By Jonathan Isaby
Just before the Commons rose for its three-week Easter recess, I speculated that there was a higher than usual possibility of a recall of Parliament owing to events in Libya.
And today the first demand for such a recall has come from a Conservative MP, John Baron.
Baron – who was the sole Tory to oppose the military action in Libya – reckons that this morning's article by David Cameron, Barack Obama and Nicolas Sarkozy (already covered here on ConHome this morning) shows that the allies have changed the terms of the intervention.
He has just told the BBC:
"I believe Parliament should be recalled. This statement is a clear alteration to the original mission and that would justify a recall. When we debated this the case was put this was a humanitarian mission. Clearly that is no longer the case and maybe never was. If you were being charitable you could say this was an example of mission creep. If you were being uncharitable [you] could say it was an ulterior motive."
> On March 29th, Mr Baron set out his view on ConHome that Cameron and Sarkozy have intervened in Libya to secure regime change but are not willing to admit it.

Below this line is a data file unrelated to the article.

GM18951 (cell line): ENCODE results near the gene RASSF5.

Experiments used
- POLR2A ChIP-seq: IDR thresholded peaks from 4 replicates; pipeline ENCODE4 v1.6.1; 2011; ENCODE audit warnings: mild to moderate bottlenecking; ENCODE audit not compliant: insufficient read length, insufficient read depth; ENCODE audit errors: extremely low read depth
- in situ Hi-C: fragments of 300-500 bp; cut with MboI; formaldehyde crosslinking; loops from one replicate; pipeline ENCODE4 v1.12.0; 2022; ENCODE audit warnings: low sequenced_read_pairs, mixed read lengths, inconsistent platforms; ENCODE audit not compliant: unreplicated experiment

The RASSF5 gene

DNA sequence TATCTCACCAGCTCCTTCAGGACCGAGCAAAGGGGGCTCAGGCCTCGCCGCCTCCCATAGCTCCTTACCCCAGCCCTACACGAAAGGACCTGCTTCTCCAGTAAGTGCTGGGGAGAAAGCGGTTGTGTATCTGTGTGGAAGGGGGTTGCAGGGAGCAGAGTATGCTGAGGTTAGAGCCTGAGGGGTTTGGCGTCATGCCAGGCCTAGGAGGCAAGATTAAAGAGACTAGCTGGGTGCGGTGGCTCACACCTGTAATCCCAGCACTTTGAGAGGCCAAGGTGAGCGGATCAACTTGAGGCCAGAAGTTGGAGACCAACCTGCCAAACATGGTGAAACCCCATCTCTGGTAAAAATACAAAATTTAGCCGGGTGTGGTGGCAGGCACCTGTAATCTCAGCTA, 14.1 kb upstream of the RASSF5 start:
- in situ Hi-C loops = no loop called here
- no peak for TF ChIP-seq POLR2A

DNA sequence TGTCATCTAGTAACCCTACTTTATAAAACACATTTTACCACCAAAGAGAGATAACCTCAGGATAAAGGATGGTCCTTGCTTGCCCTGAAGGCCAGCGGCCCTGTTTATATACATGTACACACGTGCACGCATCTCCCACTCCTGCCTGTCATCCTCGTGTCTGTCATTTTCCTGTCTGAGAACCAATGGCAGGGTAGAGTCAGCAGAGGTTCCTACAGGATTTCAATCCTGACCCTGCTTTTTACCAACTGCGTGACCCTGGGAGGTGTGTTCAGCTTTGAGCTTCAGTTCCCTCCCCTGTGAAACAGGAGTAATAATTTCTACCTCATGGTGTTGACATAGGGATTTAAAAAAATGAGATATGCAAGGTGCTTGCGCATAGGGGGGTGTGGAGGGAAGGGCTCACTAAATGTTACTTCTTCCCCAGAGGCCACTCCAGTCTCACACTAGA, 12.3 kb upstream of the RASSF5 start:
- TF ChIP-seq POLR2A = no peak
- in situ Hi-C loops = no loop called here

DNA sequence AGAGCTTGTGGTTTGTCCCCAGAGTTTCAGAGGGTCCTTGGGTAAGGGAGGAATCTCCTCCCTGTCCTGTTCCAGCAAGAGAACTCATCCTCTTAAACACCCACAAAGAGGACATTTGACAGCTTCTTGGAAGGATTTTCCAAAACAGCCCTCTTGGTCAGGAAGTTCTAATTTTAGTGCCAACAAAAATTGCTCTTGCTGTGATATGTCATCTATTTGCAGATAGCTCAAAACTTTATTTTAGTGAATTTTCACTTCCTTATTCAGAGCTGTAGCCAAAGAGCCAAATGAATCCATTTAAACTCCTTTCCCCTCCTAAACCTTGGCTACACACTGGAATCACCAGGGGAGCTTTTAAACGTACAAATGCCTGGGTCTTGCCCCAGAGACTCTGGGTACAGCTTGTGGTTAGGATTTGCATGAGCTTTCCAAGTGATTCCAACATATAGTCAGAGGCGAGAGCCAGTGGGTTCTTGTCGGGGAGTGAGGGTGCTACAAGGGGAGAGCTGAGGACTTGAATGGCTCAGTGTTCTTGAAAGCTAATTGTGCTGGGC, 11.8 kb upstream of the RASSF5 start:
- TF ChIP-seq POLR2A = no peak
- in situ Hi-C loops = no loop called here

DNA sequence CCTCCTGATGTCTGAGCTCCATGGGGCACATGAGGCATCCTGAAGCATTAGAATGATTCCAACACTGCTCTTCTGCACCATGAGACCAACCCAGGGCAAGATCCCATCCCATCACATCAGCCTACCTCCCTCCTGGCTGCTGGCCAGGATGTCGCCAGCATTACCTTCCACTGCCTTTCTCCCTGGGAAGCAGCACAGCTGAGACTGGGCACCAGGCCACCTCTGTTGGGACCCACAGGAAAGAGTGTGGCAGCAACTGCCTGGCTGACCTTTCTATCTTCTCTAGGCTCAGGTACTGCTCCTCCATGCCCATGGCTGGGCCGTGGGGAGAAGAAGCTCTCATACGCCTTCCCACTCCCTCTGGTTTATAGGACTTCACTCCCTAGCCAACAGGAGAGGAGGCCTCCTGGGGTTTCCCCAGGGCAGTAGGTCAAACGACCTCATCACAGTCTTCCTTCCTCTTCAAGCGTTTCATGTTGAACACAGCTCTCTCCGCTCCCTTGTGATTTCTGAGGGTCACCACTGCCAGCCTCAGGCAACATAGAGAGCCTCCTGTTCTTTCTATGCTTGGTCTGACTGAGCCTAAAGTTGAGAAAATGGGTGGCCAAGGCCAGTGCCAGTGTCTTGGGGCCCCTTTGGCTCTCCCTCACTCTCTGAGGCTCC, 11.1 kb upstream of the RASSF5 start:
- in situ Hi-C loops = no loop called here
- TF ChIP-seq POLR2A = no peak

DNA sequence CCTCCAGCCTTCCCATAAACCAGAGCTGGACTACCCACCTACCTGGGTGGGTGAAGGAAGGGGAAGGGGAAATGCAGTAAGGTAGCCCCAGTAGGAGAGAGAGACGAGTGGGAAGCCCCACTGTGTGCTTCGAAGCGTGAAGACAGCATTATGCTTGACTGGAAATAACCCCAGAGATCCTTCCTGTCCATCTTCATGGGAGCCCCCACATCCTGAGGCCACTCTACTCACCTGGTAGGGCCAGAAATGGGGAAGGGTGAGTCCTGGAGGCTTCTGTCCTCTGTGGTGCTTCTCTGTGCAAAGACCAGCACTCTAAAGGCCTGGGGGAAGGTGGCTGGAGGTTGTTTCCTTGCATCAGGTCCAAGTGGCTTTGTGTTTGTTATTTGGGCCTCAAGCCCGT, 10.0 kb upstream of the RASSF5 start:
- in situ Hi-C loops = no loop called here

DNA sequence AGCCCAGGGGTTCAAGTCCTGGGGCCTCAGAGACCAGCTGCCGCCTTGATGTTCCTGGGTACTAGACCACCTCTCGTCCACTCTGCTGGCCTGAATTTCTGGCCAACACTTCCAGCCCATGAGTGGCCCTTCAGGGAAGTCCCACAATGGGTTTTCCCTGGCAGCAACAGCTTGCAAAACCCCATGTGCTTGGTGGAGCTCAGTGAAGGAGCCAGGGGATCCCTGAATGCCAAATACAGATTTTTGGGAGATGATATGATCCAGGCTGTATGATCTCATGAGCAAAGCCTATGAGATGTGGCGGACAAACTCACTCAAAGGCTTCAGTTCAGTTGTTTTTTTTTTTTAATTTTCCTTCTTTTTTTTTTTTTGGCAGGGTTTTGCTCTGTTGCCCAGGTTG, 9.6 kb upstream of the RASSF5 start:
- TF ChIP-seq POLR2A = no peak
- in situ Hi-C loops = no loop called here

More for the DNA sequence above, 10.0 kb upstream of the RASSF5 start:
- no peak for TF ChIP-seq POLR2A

Former shadow home secretary David Davis has just added his voice to calls for a recall. He has told Radio 4's World at One:
"Parliament did not authorise the next phase of this. I approve the of the next phase. I think it's necessary, I think it's probably unavoidable, and I think Cameron has done the right thing at every step so far – to go to the next phase he has to get Parliamentary authority".
Meanwhile Wellingborough MP Peter Bone has also said that the Commons should be abel to debate these latest developments:
"I'm not taking a view on the arguments. I'm saying I want to hear the arguments and want Parliament to take a view on it."
Mr Baron has also confirmed that he has fornally written to the Speaker requesting a recall.